INDUSTRIAL RELATIONS ACTS, 1946 TO 2004
SECTION 20(2), INDUSTRIAL RELATIONS ACT, 1969
- AND -
COMMUNICATIONS WORKERS UNION
Chairman: Ms Jenkinson
Employer Member: Mr Murphy
Worker Member: Mr O'Neill
1. Review of Working Hours.
2. In 2002 the Union and the Company concluded an agreement entitled "Revised Working Arrangements at the Dublin Mails Centre". The Agreement provided for the introduction of totally new staff rosters aligned with variable contracts of 21hours, 26 hours, 37.5 hours and 48 hours per week. The Agreement provides for a review of the rosters to be conducted on a joint basis. A number of attempts have been made at local negotiations to conclude such a review without success. The most recent Company proposal was rejected following a ballot of the workforce.
The dispute was referred to the Labour Relations Commission. A number of Conciliation Conferences were held but agreement was not reached. Following the final Conciliation Conference in July, 2006 the Union undertook to ascertain the reasons for workers' rejection of the Company's proposals. The areas of difficulty for staff have been identified as follows
1. Banking of hours for 21 hour contract staff.
3. Reduction of Twilight Attendances (6.00 pm -1.30 am).
4. Duty Competition i.e. SKS/Video Coding.
5. Applying for Contract Level of Choice.
6. 48 Hour Contracts.
7. Up- grading of Auxiliary Postal Sorter staff.
8. Exit Scheme.
The dispute was referred to the Labour Court on the 1st September, 2006 in accordance with Section 20(2) of the Industrial Relations Act, 1969. Both parties agreed to be bound by the Court's Recommendation. A Court hearing was held on the 28th November, 2006.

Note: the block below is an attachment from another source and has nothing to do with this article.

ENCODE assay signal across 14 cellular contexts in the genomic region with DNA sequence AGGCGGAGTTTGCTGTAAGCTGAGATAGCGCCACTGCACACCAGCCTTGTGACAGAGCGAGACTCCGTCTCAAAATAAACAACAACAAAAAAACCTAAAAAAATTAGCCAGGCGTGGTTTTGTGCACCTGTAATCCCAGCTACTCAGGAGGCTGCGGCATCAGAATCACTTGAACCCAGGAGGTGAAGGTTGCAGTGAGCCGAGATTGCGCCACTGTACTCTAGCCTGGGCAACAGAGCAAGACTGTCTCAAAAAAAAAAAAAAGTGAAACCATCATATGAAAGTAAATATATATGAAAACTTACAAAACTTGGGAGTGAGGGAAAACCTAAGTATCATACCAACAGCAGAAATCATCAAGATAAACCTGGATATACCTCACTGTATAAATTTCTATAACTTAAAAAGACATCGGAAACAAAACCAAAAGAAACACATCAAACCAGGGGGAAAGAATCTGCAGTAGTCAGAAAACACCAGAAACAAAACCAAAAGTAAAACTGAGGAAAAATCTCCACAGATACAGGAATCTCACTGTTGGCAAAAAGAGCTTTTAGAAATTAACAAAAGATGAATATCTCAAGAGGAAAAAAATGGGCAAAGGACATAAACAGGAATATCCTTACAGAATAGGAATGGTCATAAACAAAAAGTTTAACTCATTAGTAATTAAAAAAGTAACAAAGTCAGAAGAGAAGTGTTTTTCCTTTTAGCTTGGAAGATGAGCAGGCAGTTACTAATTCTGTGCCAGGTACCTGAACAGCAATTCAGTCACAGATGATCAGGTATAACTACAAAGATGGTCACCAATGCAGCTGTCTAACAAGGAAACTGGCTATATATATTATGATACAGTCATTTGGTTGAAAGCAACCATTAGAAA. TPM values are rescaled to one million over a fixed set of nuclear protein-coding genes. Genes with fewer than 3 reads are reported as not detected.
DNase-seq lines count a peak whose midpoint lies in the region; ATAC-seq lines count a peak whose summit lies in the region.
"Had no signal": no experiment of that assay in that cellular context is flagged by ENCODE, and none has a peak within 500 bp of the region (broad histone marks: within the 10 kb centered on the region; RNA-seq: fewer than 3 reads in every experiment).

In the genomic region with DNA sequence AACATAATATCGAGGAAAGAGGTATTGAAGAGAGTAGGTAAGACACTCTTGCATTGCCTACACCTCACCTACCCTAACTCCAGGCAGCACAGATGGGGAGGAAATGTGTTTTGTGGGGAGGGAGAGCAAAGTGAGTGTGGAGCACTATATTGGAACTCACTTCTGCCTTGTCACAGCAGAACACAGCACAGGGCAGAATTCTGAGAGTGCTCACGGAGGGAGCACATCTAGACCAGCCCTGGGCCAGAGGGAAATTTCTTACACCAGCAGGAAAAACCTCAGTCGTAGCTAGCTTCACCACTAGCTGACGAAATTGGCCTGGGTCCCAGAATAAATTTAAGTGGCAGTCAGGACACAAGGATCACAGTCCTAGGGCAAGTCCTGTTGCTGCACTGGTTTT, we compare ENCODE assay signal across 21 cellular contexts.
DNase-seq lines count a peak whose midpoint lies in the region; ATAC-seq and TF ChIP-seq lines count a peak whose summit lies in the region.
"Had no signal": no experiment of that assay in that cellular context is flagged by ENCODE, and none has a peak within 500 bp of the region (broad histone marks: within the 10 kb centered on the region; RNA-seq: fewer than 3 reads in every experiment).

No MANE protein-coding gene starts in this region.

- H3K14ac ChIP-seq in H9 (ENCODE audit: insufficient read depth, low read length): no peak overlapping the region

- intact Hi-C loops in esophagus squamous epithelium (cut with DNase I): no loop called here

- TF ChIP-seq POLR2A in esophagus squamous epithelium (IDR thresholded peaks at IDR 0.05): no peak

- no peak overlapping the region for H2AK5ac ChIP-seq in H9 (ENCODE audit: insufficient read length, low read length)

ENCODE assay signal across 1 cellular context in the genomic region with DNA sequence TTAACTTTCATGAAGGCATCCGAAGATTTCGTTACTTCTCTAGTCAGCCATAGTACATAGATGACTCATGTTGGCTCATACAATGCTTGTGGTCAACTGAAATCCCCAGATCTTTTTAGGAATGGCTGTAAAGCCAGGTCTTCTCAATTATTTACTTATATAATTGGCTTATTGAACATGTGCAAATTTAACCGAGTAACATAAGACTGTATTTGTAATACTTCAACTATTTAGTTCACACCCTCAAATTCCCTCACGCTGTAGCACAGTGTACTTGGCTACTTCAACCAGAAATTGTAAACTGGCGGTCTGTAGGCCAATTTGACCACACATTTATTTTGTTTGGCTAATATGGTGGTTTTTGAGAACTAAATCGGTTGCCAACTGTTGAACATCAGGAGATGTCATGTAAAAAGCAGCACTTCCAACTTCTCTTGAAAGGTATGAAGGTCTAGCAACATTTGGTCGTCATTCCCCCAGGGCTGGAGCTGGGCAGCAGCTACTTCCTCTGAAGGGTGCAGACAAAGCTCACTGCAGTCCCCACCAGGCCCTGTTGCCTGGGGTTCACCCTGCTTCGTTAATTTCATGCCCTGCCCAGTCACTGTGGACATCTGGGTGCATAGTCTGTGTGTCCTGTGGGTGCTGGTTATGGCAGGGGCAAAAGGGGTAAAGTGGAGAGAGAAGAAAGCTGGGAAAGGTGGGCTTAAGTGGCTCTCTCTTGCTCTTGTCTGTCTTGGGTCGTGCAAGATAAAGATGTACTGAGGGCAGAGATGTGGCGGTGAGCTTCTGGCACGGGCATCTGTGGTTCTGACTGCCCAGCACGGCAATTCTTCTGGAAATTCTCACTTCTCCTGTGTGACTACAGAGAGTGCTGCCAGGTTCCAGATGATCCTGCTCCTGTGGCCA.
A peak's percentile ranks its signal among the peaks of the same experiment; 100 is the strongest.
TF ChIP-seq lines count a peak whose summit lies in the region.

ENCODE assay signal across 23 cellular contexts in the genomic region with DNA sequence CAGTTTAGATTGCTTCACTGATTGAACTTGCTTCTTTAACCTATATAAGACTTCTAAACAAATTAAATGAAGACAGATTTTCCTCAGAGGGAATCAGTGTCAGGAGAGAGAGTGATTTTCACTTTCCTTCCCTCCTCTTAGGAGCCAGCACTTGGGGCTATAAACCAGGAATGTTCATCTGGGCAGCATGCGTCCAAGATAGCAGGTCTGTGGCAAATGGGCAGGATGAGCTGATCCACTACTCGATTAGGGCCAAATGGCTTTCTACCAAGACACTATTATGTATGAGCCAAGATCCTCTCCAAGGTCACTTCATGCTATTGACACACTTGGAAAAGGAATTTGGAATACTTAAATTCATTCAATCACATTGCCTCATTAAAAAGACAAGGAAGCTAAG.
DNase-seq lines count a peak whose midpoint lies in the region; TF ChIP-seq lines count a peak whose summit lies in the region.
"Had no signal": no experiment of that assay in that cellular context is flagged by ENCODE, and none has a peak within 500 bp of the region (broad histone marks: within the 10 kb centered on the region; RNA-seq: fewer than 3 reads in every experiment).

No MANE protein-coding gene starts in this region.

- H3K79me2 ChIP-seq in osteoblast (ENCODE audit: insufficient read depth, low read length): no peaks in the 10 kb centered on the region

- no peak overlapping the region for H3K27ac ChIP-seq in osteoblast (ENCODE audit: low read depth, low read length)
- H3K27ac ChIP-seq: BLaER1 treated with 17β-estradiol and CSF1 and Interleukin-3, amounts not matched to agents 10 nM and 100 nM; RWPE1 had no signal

3. 1. Banking of Hours:- The Company's proposals contain a provision that 21- hour contract staff would bank one hour per week and would work these hours during the Christmas pressure period, therefore changing their attendance liability to 42 hours. The change, were it to take place, impacts significantly on staff. The Union seeks that 21 hour contract staff should continue to work as they currently do and not be required to" bank hours"
2. Compensation:- With Inward Coding now fully operational and the Company not having increased the establishment of the staffing levels in the RWA staff feel that there should be some form of compensation for absorbing this work at current staffing levels.
3. Reduction of Twilight Attendances:- This duty attendance has been performed primarily by female employees due to their family/ domestic circumstances. Under the Company's proposals there would be a drastic reduction in the amount of Twilight Duty Attendances in the DMC. This reduction in Twilight Duty attendances indirectly discriminates against them on the grounds of gender,marital and family status. The Union has identified work areas within the DMC where a number of Midnight Duty Attendances could be changed to Twilight Duty Attendances without impacting on Plant performance.
4. Duty Competition i.e. SKS/Video Coding:- In all duties competitions under the RWA common seniority has been the deciding factor in the allocation of vacant duties. Under the Company's proposals this factor would be removed. Staff who are SKS/Video Coding- trained would be precluded from applying for any other duties outside of SKS Video Coding duties in the first instance as they are limited to applying for SKS/Video Coding duties only. This would mean that senior staff would lose out on the allocation of duties in the Plant to staff with less seniority. Also, staff who wish to apply for SKS/Video Coding but are not trained are precluded from applying for these duties. The Union is seeking an amendment to the Company's proposal in relation to this matter.
5. Applying for Contract Level of Choice:- The duties competitions should be run in accordance with Section 11.3 of the RWA. Under the Company's proposals, staff would not be allowed to apply for the Contract Level of their choice. Staff would be restricted to applying for the Contract Level which they are currently performing. The Union also believe that no member of staff should be forced to move from their current contract level either, as staff have many commitments, such as financial, based on their current contract level.